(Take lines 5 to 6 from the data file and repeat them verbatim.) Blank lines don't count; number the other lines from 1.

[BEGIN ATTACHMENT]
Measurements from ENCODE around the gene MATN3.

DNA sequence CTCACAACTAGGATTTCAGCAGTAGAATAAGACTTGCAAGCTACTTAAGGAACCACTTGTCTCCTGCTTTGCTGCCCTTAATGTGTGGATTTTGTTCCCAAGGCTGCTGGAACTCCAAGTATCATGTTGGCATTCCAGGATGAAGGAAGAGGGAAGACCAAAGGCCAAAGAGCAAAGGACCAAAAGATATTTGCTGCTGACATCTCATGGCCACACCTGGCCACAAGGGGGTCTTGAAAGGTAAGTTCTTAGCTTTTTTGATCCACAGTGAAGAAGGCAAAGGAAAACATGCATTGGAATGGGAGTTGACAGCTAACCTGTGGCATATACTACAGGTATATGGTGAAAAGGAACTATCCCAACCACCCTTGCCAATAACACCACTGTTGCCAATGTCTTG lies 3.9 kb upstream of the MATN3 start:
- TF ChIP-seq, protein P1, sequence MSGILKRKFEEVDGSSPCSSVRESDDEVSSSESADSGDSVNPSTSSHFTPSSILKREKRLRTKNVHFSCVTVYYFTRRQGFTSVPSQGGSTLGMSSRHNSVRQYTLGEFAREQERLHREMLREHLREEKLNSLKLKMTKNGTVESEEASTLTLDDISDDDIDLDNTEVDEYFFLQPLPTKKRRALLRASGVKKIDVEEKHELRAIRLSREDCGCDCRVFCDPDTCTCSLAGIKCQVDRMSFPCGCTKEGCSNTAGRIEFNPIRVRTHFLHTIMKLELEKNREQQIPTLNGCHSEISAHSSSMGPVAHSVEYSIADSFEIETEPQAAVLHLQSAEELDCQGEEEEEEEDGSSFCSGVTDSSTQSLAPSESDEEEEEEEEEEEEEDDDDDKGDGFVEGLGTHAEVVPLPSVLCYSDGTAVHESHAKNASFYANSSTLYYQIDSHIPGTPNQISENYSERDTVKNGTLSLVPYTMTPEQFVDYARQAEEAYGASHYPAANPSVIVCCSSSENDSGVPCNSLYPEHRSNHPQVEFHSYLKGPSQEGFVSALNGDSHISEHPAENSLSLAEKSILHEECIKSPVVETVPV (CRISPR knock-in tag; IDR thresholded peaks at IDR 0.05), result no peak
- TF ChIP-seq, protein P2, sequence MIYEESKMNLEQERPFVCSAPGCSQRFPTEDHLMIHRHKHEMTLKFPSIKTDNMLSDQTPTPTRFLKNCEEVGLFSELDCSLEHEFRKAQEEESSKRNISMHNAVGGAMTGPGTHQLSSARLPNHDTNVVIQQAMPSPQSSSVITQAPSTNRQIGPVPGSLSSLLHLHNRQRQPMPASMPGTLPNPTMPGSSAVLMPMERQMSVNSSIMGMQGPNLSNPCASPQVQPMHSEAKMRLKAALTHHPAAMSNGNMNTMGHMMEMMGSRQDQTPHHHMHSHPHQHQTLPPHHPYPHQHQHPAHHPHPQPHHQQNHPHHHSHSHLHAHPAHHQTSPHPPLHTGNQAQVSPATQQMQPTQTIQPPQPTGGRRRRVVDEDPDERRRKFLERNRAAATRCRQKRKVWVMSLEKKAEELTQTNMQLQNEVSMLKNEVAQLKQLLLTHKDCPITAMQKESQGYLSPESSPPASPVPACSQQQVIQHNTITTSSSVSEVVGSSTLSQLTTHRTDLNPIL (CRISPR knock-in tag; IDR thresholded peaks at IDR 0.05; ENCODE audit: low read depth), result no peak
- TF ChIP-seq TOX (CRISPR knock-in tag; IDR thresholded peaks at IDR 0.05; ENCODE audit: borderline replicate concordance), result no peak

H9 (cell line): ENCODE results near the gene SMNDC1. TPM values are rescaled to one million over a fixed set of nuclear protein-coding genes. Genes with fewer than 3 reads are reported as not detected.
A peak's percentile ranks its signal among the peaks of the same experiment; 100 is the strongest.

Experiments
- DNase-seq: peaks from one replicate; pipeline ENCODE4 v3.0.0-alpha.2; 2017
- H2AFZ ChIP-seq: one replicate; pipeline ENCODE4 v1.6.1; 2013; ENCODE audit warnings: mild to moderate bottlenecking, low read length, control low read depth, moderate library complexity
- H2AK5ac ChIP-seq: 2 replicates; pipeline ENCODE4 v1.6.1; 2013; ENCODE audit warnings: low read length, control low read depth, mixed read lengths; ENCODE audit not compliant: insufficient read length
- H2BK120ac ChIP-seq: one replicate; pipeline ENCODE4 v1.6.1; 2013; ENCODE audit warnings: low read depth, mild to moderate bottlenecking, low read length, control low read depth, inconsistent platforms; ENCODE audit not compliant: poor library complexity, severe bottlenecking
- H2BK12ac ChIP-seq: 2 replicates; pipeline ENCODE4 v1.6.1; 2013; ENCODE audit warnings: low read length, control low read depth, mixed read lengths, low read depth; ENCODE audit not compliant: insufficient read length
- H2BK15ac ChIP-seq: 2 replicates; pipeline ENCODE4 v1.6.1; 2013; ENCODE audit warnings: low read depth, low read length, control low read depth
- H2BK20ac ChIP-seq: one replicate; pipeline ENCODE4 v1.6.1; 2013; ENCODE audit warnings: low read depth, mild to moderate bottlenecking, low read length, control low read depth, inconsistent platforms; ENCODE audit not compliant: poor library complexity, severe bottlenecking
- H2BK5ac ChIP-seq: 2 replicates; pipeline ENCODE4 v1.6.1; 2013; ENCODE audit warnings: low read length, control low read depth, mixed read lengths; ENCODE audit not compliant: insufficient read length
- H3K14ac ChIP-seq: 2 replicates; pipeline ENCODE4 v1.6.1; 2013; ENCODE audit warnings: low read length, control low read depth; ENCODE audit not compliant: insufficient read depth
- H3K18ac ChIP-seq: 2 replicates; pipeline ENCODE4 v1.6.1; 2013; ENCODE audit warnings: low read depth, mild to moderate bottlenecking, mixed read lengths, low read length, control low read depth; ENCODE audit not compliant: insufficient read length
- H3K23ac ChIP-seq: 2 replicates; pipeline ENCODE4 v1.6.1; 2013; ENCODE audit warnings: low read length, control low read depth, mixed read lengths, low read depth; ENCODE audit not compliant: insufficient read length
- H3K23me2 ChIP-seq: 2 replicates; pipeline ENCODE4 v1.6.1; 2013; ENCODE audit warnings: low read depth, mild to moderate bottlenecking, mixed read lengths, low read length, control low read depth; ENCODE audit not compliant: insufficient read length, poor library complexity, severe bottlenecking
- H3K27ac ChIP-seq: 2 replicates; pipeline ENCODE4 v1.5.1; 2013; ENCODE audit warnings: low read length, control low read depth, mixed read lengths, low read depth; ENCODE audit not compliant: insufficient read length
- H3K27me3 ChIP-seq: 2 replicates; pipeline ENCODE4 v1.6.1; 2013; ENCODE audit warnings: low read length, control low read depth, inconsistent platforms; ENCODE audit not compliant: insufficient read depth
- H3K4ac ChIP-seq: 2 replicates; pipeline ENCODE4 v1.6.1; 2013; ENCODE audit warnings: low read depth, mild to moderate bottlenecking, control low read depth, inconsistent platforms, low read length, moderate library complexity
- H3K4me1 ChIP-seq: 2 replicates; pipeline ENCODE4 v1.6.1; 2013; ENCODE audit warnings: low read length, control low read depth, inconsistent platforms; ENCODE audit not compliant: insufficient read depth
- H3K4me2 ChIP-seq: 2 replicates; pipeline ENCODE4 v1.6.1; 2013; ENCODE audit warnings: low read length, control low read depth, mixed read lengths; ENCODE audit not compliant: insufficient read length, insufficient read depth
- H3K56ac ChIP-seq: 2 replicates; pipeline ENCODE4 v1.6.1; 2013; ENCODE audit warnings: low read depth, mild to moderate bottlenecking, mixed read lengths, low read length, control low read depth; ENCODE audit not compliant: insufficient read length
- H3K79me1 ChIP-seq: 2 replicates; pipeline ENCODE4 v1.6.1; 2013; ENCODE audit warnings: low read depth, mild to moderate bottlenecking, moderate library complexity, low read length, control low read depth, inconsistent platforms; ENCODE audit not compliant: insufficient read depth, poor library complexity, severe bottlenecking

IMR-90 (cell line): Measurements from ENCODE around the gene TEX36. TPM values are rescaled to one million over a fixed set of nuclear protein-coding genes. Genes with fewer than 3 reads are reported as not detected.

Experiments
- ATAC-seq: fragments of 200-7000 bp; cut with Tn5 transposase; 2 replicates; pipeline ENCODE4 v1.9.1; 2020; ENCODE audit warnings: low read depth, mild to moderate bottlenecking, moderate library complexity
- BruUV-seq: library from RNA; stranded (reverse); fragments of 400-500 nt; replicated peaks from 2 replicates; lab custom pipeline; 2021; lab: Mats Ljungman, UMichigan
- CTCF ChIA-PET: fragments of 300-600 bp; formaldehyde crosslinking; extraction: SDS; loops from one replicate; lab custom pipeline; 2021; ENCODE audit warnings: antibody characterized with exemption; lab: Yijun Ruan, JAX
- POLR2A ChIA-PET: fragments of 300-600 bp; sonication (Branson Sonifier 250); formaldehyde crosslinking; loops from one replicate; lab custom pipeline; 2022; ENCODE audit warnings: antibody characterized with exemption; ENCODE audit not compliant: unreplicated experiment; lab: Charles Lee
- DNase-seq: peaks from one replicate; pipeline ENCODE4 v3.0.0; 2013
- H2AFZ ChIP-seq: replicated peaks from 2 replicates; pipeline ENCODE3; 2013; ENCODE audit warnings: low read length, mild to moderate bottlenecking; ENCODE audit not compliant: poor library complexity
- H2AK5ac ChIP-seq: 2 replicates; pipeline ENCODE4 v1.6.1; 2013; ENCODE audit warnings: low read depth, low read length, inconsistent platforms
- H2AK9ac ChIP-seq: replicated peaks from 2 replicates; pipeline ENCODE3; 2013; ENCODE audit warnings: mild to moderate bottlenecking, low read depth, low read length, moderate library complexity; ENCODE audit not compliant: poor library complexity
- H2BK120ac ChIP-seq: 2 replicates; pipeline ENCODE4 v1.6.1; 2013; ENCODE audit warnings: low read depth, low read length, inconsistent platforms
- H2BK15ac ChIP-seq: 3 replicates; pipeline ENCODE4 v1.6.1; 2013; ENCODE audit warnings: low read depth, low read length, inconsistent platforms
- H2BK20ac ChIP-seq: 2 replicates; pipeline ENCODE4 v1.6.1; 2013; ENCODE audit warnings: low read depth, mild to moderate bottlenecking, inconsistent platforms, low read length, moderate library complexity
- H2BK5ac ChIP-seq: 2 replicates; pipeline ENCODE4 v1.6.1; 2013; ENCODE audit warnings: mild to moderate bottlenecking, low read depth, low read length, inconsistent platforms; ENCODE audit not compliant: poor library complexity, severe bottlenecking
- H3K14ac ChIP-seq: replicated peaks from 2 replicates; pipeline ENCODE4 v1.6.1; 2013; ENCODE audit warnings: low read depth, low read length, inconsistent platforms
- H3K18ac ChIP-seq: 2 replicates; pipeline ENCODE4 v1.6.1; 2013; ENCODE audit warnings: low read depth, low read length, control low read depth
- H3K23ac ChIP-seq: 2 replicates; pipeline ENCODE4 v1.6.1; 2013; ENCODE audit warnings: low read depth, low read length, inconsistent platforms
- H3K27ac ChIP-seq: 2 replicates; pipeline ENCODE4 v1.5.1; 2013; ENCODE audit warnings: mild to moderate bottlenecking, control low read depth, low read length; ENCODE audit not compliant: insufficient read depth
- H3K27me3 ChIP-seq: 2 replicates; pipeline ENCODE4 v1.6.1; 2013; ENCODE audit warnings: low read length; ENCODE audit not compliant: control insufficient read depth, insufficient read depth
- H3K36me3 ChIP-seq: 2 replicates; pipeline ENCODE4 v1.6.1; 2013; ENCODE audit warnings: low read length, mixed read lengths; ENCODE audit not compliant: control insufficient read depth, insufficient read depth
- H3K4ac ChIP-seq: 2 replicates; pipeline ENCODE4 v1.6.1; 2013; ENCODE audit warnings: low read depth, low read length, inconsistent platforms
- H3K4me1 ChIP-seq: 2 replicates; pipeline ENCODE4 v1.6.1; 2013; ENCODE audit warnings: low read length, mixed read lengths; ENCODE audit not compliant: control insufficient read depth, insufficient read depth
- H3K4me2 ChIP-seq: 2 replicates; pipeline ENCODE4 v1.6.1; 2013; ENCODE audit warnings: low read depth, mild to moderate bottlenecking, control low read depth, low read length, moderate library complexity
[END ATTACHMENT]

- TF ChIP-seq TOX (CRISPR knock-in tag; IDR thresholded peaks at IDR 0.05; ENCODE audit: borderline replicate concordance), result no peak

H9 (cell line): ENCODE results near the gene SMNDC1. TPM values are rescaled to one million over a fixed set of nuclear protein-coding genes. Genes with fewer than 3 reads are reported as not detected.